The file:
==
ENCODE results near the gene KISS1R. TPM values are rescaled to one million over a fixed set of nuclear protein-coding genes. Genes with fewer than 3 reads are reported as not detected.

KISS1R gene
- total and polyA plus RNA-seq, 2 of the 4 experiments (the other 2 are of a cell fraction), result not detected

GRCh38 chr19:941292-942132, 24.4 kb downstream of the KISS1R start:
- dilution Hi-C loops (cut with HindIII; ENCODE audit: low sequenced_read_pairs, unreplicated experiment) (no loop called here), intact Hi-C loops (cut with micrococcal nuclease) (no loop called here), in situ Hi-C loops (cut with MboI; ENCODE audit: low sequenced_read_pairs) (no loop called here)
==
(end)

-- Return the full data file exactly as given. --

ENCODE results near the gene KISS1R. TPM values are rescaled to one million over a fixed set of nuclear protein-coding genes. Genes with fewer than 3 reads are reported as not detected.

KISS1R gene
- total and polyA plus RNA-seq, 2 of the 4 experiments (the other 2 are of a cell fraction), result not detected

GRCh38 chr19:941292-942132, 24.4 kb downstream of the KISS1R start:
- dilution Hi-C loops (cut with HindIII; ENCODE audit: low sequenced_read_pairs, unreplicated experiment) (no loop called here), intact Hi-C loops (cut with micrococcal nuclease) (no loop called here), in situ Hi-C loops (cut with MboI; ENCODE audit: low sequenced_read_pairs) (no loop called here)